This is a passage we’re most likely all familiar with. But I want to point specifically at this part where it says that Jesus endured the cross because He had a great joy that was motivating Him to do so.
So we, like Jesus, need to keep in mind the reward. In fact, it wasn’t only Jesus who was motivated to faithfulness by the joy that awaited Him, the entire chapter preceding this one speaks of saints who were motivated in a similar fashion.
For example, Abraham was motivated by a better place of dwelling with God:
For he was looking forward to the city that has foundations, whose designer and builder is God. (Hebrews 11:10 ESV)
But as it is, they desire a better country, that is, a heavenly one. Therefore God is not ashamed to be called their God, for he has prepared for them a city. (Hebrews 11:16)
Moses is said to have the same drive:
He considered the reproach of Christ greater wealth than the treasures of Egypt, for he was looking to the reward. (Hebrews 11:26)
Finally the author concludes:
And all these, though commended through their faith, did not receive what was promised,  since God had provided something better for us, that apart from us they should not be made perfect. (Hebrews 11:39-40)
Therefore it is right for us to be motivated by these things, not simply because these men and women were also, but because our supreme example, Christ Jesus, focused on the joy that awaited Him and we are told to “look to Him” as our model.
12:39-40 But know this, that if the master of the house had known at what hour the thief was coming, he would not have left his house to be broken into.  You also must be ready, for the Son of Man is coming at an hour you do not expect.”
Now Jesus begins to mix His metaphors a bit. He was the master in the story, but now compares his return to that of a thief in the night, which is done elsewhere:
For you yourselves are fully aware that the day of the Lord will come like a thief in the night. (1 Thess. 5:2)
But the day of the Lord will come like a thief, and then the heavens will pass away with a roar, and the heavenly bodies will be burned up and dissolved, and the earth and the works that are done on it will be exposed. (2 Peter 3:10)
Then later in Revelation, Jesus warns the church:
Remember, then, what you received and heard. Keep it, and repent. If you will not wake up, I will come like a thief, and you will not know at what hour I will come against you. (Rev. 3:3)
Then He sums up with the clear message that He is coming back and you don’t know when.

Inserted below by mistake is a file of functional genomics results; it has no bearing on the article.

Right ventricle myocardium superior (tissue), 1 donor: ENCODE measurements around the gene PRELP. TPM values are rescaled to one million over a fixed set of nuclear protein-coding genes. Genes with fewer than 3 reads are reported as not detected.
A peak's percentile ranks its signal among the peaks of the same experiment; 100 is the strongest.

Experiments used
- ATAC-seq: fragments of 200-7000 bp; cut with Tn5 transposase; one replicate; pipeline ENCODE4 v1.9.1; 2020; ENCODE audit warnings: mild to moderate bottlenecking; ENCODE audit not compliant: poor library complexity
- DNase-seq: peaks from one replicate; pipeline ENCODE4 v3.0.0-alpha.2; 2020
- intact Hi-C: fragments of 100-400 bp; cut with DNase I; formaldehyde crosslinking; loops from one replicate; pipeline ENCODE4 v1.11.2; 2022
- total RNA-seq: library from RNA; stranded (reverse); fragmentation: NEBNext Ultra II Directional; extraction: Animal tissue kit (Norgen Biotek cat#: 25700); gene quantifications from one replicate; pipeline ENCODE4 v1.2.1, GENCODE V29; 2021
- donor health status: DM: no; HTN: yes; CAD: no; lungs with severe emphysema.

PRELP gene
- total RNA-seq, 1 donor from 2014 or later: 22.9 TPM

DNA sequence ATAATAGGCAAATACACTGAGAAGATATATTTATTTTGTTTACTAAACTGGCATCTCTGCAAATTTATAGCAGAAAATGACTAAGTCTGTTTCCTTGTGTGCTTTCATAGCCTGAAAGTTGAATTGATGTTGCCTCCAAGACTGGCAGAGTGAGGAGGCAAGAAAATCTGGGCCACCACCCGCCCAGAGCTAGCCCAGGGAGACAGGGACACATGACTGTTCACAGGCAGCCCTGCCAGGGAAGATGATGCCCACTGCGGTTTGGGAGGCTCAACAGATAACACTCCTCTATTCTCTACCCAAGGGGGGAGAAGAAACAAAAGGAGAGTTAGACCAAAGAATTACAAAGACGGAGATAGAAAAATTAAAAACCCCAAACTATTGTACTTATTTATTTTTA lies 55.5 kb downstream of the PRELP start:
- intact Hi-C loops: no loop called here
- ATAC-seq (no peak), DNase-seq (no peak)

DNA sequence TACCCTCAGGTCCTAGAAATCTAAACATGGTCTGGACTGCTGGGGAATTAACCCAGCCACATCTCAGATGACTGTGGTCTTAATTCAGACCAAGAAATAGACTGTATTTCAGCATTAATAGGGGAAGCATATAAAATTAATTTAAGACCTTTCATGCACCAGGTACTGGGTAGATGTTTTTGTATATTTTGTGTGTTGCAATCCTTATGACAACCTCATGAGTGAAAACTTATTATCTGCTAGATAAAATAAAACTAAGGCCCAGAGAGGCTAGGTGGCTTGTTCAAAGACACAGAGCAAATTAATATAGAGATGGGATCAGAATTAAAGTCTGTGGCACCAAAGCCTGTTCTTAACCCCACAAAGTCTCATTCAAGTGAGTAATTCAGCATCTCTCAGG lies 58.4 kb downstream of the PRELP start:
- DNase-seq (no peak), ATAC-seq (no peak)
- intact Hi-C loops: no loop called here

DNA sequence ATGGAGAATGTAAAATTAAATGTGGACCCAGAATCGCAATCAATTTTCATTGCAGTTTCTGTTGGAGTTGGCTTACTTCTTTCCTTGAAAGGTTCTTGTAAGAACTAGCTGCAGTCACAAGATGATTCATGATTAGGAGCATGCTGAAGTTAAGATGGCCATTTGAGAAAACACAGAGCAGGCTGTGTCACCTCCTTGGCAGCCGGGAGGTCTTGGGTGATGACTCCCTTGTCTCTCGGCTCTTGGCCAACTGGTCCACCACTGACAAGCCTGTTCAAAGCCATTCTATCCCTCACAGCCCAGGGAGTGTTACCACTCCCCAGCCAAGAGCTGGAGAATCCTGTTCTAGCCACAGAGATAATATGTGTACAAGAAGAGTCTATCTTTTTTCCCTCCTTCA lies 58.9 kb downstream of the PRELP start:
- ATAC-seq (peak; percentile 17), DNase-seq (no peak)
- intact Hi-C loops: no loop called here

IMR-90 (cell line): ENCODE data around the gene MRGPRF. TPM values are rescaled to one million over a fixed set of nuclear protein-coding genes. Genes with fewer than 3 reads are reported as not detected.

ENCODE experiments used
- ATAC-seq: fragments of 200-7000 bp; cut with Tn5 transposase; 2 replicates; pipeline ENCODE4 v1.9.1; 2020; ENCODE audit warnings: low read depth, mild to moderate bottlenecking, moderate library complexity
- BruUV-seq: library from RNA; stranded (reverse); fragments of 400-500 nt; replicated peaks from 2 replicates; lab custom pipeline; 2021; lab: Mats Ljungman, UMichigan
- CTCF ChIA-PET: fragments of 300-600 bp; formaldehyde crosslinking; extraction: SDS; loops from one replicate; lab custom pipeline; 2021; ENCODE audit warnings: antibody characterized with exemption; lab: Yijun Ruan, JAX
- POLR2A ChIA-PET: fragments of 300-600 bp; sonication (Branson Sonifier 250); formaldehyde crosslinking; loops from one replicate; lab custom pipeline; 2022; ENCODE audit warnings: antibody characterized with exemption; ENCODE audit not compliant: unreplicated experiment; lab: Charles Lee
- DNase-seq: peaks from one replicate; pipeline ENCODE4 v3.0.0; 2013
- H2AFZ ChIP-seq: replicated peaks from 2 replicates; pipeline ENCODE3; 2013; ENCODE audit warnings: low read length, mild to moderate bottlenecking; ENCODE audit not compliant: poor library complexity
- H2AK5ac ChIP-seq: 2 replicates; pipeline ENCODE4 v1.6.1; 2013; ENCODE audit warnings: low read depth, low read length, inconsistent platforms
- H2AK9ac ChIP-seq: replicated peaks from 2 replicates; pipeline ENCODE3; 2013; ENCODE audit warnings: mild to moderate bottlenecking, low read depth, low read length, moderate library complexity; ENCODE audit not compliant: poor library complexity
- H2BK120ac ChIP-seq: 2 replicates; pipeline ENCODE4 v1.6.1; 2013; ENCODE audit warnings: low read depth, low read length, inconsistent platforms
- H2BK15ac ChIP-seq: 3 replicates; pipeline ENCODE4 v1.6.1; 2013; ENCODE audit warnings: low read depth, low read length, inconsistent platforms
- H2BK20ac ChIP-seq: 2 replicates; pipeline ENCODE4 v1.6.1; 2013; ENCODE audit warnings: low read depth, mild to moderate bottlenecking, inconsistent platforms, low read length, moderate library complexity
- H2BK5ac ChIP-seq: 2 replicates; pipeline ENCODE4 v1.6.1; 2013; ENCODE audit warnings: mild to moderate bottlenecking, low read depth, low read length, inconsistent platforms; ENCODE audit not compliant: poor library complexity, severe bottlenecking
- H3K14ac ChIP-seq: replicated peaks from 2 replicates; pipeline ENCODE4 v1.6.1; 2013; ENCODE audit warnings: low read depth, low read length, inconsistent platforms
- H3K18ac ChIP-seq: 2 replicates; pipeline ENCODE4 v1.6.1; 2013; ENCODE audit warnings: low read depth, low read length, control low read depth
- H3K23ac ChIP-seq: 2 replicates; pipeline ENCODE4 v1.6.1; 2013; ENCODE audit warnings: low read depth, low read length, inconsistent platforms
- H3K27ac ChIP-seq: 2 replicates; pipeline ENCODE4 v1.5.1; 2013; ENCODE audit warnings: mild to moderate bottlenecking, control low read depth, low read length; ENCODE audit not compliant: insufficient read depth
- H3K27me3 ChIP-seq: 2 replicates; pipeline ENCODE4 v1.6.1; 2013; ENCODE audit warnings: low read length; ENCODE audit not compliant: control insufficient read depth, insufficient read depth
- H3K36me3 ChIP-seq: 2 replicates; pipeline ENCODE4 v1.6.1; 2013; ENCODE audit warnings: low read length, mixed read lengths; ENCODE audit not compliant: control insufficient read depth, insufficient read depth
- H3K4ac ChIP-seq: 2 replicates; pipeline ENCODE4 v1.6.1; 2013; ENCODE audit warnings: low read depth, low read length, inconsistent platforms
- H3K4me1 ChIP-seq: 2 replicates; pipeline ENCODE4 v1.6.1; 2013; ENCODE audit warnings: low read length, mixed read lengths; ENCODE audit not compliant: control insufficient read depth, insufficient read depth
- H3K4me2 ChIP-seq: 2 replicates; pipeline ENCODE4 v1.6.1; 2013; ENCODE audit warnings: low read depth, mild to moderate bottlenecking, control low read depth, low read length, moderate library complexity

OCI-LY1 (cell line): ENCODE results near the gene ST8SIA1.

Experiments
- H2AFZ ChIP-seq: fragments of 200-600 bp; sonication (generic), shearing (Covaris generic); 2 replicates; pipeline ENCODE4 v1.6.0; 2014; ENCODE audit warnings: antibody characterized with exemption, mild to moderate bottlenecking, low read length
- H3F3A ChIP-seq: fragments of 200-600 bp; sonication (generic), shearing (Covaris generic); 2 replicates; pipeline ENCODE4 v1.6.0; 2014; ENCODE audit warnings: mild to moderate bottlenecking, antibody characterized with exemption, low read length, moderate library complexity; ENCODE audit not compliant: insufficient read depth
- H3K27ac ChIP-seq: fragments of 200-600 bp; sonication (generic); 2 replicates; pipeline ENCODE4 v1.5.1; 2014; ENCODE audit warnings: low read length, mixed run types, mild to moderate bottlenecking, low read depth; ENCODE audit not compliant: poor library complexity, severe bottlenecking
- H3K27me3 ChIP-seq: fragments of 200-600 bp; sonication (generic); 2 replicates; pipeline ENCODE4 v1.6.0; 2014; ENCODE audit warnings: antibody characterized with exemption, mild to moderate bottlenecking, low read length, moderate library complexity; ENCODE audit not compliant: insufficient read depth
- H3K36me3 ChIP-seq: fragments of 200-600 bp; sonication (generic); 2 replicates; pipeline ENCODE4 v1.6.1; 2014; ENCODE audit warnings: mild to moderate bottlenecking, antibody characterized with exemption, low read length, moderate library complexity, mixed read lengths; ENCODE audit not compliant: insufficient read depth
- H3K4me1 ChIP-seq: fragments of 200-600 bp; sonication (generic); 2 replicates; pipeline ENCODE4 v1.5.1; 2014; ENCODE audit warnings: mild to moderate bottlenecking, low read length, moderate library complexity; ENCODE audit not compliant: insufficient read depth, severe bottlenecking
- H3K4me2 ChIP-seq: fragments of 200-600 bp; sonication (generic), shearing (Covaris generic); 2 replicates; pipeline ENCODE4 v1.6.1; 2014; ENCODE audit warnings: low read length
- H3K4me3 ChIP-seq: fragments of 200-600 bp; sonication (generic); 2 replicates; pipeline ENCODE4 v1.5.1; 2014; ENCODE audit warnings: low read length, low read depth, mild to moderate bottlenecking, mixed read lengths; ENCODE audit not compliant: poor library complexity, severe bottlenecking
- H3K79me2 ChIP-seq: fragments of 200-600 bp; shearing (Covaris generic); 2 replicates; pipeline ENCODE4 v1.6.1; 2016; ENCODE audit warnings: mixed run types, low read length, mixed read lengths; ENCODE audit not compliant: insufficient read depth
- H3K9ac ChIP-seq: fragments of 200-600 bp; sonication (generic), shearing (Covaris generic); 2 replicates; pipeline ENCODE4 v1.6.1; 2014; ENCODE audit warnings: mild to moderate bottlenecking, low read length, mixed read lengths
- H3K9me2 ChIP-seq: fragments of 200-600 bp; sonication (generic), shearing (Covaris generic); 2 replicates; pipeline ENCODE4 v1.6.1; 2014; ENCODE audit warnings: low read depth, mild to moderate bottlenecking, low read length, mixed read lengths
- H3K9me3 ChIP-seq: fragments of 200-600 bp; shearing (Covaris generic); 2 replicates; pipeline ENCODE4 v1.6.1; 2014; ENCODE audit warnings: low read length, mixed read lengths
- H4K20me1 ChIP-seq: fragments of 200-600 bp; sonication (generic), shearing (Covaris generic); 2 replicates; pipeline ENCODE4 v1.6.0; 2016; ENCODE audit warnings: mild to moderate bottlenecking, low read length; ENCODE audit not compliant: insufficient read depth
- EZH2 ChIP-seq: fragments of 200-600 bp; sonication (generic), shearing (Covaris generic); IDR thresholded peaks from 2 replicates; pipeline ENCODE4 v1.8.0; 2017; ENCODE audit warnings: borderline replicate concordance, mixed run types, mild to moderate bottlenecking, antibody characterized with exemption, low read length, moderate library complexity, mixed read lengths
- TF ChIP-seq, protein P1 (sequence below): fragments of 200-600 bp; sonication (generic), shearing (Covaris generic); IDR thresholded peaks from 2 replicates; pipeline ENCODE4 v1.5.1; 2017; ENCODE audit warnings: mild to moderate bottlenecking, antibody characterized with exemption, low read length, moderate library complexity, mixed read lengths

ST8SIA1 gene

That leads us to ask the question: What does it mean to “be ready”? What does that look like?
12:41 Peter said, “Lord, are you telling this parable for us or for all?”
Peter – still trying to figure out how the kingdom of God will be setup – asks a good question (at least from a human perspective). He wants to know if Jesus is giving instruction to those who will rule over the kingdom – the hierarchy, if you will, or to everyone who is following Jesus at the time.
Jesus, like He did so often, doesn’t directly answer the question, but answers in a richer way by the exploring the analogy further. The purpose behind using the analogy/story to answer the question is (in this case) not to create confusion but to give His disciples a deeper insight into the doctrine he’s teaching them.
In other words, Jesus is teaching them to think. In fact, you might say He’s teaching them to think His thoughts after Him.
12:42 And the Lord said, “Who then is the faithful and wise manager, whom his master will set over his household, to give them their portion of food at the proper time?
So Peter – the answer to your initial question is that Jesus is addressing anyone who is a manager over the things God has assigned. A servant in the House of God. And, I believe it is right to say, we have all been entrusted with responsibility in these matters.
12:43 Blessed is that servant whom his master will find so doing when he comes.  Truly, I say to you, he will set him over all his possessions.
Jesus reiterates what He stated before, but now giving another dimension to the blessing: Management of all of the master’s possessions.
And this makes sense. God put Adam in the garden originally to rule over the earth. The purpose of God for Adam was thrown away when Adam traded God’s sovereignty for his own selfish whims. When the Master came to check on His household, He found that Adam had not been responsible with what God owned.
God’s plan for us is that we will reign with Him over the new heavens and new earth. However, our bridegroom Jesus Christ is away for the time being. When He returns, He wants to see we have been good stewards of what is His. And, what is His is everything. Perhaps more specifically His house includes His people called after His name and according to His purpose.